15 November 2000 | the red duchess
Comic relief from so many earnest Northern Ireland films.
Films about the 'troubled' North of Ireland are generally handwringingly grim affairs, probably appropriate to a place of deep-seated sectarian violence, where every family was touched in some way by murder, torture, kidnapping, extortion, intimidation by the various godmocking groups of neonazis. It's just that the people of Northern Ireland became solely defined by a negative, destructive reality, and very few positive things - like humanity, humour, family, childhood etc. - were ever put forward in its place, or as an alternative.
This lovely film is so refreshing because it revels in these positive things. 'Majella' is set in (London)Derry in the late 1970s; the young boys watch 'Monkey', the young girls aspire to 'Charlie's Angels'. One of these girls, Majella McGinty, has a favourite game, wherein she is locked in a suitcase and hidden somewhere, the object being for her to guess where. One day she hides there after a fright, in her parents' bedroom. Her parents, spotting a rare moment of peace, decide to make love. The imaginative Majella misinterprets her father's moans of 'You're killing me' - a series of unlucky coincidences lead Majella to assume her mother has murdered her father.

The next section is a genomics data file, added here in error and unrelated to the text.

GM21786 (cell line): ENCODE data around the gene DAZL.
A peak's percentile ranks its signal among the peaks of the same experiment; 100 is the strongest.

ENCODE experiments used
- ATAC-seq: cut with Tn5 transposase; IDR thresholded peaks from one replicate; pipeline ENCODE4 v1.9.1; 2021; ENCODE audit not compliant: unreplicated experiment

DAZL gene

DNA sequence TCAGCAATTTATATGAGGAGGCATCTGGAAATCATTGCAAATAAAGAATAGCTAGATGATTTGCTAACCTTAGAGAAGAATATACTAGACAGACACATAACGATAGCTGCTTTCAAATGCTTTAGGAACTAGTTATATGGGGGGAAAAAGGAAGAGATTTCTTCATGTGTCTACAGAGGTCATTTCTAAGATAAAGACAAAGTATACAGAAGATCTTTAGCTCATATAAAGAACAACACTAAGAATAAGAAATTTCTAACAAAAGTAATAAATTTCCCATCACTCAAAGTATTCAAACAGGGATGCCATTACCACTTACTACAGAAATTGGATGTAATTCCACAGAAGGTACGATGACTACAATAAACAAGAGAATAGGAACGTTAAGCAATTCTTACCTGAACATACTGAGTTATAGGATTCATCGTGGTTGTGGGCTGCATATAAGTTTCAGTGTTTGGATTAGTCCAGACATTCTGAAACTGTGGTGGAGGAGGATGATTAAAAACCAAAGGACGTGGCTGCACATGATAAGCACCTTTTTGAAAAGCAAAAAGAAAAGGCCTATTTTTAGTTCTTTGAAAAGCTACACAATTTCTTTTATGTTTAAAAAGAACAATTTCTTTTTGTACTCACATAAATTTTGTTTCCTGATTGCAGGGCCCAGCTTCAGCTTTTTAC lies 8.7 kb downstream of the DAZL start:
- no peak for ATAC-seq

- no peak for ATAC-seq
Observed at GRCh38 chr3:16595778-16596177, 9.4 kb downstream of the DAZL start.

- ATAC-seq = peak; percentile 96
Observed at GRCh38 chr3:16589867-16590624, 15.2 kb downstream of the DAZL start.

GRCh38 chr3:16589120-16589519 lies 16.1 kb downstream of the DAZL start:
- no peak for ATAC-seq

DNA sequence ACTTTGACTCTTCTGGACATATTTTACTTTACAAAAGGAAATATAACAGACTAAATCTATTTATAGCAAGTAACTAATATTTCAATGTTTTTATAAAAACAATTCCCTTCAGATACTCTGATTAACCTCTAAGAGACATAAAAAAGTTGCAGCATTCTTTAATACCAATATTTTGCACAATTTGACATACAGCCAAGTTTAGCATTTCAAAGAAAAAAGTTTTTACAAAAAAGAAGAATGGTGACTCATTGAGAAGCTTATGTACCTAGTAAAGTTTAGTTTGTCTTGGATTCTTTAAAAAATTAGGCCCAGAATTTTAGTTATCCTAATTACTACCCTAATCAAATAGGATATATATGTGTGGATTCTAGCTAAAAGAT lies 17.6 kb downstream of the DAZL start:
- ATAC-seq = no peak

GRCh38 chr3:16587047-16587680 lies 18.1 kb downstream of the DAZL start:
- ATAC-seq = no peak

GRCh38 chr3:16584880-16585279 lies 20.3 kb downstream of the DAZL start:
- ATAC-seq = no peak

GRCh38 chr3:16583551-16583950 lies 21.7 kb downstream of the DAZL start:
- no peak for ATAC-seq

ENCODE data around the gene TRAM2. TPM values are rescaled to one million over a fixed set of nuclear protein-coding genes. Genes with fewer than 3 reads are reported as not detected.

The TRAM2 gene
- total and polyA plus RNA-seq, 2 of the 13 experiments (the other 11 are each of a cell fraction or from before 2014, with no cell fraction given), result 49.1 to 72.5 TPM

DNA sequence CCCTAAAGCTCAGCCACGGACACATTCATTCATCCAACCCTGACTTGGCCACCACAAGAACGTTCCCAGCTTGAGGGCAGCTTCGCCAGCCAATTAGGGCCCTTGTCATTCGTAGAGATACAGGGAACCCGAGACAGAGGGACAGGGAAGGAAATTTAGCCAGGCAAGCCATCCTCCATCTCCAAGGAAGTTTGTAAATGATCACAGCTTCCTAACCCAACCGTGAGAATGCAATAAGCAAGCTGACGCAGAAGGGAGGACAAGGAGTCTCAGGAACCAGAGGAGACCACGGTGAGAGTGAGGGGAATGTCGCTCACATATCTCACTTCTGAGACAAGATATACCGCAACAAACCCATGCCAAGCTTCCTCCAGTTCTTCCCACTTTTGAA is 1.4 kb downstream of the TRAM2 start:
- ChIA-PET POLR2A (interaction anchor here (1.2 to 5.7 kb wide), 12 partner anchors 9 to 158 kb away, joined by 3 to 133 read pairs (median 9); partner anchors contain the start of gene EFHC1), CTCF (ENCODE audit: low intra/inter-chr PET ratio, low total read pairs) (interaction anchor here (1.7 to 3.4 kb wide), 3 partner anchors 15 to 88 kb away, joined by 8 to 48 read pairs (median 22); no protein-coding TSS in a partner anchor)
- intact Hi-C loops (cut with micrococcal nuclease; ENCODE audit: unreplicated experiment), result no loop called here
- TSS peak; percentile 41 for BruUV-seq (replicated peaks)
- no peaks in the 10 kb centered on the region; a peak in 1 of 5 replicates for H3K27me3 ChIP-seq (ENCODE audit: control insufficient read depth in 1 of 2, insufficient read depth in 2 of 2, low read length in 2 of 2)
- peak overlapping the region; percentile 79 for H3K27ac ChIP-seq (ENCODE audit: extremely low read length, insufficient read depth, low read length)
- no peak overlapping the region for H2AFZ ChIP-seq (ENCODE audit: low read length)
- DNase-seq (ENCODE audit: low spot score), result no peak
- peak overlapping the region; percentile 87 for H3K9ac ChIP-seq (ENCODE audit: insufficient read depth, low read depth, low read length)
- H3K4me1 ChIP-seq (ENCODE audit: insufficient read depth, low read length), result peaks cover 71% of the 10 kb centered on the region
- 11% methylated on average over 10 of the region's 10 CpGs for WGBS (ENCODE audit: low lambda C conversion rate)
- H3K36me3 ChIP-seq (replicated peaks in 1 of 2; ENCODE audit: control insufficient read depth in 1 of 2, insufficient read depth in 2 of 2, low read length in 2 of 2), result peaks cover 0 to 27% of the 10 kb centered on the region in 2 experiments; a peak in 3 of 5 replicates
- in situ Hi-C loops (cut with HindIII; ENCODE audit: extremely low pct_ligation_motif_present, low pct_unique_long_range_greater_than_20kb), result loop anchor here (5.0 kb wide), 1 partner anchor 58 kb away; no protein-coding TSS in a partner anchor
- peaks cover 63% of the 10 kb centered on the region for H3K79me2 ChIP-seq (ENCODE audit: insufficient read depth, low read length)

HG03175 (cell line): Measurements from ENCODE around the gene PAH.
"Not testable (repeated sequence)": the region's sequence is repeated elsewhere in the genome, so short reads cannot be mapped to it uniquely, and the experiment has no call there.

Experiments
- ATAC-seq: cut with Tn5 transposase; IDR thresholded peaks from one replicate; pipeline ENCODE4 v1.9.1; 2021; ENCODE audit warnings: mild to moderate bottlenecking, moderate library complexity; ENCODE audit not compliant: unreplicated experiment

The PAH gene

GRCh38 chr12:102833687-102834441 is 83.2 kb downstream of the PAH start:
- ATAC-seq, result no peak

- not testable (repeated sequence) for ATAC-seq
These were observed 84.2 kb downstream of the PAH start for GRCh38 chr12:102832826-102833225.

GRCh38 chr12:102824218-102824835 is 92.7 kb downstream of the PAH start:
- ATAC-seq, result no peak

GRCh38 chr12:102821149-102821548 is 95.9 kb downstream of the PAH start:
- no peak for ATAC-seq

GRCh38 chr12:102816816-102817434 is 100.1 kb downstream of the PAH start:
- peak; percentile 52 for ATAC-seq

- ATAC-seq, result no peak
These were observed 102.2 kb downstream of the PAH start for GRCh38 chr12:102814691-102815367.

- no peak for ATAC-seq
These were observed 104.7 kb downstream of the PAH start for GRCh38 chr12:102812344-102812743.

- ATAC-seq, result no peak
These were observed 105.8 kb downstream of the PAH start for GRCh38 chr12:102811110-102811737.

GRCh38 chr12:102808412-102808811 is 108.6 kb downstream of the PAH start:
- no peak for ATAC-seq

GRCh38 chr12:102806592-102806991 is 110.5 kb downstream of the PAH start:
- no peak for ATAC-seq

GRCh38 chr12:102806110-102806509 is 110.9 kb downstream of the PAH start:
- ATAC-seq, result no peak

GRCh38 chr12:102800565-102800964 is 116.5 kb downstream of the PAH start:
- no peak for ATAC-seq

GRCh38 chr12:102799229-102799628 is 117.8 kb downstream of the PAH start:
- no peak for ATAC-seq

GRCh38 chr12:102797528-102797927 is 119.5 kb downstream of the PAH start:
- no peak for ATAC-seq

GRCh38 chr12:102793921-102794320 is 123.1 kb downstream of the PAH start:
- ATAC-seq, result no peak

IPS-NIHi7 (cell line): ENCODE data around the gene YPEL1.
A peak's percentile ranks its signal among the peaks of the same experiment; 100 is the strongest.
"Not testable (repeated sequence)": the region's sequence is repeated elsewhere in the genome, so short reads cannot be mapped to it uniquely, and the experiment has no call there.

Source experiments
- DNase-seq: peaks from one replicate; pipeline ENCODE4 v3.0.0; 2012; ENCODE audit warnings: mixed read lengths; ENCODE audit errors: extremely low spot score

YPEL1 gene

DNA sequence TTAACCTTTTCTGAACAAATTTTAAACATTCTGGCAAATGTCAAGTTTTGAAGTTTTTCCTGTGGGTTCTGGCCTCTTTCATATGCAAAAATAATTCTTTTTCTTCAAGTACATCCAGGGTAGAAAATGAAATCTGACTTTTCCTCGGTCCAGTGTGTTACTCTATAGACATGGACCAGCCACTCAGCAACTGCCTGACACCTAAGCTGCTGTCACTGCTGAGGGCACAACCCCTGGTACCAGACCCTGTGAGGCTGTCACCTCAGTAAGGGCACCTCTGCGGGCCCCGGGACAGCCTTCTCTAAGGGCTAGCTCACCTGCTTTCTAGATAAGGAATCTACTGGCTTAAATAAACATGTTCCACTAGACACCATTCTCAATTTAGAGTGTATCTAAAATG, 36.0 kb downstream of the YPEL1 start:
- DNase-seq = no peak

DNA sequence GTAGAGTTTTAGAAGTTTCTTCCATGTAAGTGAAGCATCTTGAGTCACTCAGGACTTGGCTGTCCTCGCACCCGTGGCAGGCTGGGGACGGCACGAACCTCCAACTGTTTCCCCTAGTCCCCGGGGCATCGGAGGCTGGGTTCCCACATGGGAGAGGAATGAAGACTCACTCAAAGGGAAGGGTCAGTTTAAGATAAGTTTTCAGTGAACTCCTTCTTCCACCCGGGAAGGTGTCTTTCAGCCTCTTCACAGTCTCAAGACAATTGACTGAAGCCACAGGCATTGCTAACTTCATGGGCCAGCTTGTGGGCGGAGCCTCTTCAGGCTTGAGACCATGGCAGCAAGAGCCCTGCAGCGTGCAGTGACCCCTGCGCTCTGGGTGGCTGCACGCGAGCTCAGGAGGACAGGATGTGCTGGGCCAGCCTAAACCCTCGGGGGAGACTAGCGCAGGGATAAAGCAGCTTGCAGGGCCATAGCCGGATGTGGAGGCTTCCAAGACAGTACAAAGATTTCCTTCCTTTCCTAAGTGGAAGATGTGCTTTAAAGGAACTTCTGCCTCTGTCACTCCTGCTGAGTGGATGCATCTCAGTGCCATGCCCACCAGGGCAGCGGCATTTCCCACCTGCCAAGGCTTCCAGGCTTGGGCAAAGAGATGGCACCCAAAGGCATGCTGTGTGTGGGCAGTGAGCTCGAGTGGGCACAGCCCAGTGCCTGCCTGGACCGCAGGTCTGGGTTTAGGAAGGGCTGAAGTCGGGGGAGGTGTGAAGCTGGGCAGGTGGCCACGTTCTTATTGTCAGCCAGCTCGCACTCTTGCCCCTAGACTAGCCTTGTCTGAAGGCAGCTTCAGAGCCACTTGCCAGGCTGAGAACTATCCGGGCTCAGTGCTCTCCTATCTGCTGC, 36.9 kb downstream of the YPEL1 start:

'Majella' shares some themes with the Balkan short 'Two Little Girls and a War', in its contrasting childhood innocence with implied adult horrors. But this is so much more fun. There are bombs, but these are treated as an adventure game by the kids (rather like Bill in Boorman's 'Hope and Glory').
There are British soldiers, but their sheer incongruity makes their presence surreal rather than oppressive. The depiction of a child's world, a mentality that can transform or open up an adult, dead-end reality is very subtle, while there is still room for all the little cruelties and jealousies that make up childhood, as well as the popular culture that makes it bearable.
This is not to say this film makes the Troubles cuddly. I was reminded of a BBC documentary about Ireland last year, presented by professional conscience Fergal Keane. He began one unbearably moving episode with a photograph of a juvenile football team on the eve of the Troubles, full of hopes, ambitions, joys of youth, before going on to reveal the fates of these boys, some murdered, abducted, others members of the IRA or double agents.
Something of this terrible hindsight casts its shadow on this breezy film, and these children - when a bomb prevents their parents from even shopping, we fear the proximity to the domestic of this ghastly, imbecilic conflict. Majella's fantasies of death and murder are so plausible to her because they infect her culture. This is a rites-of-passage into an adult world where her father could one day end up murdered.